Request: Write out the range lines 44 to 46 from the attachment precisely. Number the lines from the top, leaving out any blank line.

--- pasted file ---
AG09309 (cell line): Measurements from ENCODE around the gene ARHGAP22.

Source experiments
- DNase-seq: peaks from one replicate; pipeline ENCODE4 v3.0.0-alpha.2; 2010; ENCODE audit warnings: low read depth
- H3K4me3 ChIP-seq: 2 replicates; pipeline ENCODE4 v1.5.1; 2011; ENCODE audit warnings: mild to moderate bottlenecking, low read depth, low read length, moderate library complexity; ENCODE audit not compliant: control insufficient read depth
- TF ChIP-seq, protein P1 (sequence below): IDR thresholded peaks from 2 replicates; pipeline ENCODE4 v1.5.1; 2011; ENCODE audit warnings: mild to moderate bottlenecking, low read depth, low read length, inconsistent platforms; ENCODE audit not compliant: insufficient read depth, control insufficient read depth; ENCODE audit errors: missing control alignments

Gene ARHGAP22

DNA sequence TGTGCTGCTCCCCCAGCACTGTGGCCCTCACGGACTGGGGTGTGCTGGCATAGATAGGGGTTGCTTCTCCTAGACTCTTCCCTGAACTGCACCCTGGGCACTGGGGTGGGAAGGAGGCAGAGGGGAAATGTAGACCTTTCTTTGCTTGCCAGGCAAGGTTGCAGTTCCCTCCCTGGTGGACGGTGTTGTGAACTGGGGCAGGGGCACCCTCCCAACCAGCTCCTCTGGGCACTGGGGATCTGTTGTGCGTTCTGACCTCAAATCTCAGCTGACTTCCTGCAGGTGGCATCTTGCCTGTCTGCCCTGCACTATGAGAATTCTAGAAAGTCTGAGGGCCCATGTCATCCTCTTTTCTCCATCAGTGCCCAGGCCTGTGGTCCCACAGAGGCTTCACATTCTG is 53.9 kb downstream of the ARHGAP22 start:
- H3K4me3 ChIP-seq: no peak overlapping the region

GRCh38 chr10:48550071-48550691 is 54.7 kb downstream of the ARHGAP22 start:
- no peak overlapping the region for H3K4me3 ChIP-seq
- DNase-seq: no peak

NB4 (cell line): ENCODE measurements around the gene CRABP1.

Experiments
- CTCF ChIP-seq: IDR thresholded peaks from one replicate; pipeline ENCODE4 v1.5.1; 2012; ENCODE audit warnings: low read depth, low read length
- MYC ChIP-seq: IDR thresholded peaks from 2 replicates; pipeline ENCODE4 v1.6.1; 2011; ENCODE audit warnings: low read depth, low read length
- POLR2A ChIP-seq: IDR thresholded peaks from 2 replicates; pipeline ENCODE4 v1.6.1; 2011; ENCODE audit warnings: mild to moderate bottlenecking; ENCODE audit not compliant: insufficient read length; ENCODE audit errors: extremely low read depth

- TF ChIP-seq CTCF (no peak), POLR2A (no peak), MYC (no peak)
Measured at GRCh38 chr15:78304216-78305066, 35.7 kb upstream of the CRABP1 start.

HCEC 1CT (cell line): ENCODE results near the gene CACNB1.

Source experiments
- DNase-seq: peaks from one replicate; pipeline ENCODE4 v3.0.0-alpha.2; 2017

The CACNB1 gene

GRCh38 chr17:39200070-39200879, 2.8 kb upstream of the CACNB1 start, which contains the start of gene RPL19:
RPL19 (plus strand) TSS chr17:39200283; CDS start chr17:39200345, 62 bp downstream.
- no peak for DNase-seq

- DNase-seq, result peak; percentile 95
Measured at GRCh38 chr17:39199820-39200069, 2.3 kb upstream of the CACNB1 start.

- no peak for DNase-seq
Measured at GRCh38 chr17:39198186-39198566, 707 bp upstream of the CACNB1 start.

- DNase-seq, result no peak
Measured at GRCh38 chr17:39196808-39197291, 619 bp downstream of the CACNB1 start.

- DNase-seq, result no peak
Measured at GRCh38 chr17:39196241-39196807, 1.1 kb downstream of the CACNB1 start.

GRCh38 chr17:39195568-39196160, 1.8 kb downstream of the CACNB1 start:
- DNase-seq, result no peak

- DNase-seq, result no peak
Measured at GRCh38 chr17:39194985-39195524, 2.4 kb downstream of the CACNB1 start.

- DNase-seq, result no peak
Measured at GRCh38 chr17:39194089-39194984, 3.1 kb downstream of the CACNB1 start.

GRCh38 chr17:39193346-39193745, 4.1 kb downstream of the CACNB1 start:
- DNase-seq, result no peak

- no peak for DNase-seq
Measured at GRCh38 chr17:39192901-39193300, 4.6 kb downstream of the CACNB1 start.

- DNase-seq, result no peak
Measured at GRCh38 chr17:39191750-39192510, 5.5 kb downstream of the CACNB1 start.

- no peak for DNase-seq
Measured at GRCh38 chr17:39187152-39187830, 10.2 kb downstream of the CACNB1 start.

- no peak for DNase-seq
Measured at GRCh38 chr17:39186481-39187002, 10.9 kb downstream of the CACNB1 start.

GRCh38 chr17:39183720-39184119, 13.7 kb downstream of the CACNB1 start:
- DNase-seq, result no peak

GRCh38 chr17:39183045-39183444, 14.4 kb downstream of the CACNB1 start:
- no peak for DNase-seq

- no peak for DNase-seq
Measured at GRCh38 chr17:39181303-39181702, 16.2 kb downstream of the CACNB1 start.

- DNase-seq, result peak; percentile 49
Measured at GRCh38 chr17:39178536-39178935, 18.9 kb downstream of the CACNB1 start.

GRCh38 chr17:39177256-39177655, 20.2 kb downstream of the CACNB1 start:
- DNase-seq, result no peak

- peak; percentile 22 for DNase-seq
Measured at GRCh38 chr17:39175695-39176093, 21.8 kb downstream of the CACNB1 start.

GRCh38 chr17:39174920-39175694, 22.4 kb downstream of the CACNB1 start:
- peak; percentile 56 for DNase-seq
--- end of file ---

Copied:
- DNase-seq, result no peak
Measured at GRCh38 chr17:39191750-39192510, 5.5 kb downstream of the CACNB1 start.

- no peak for DNase-seq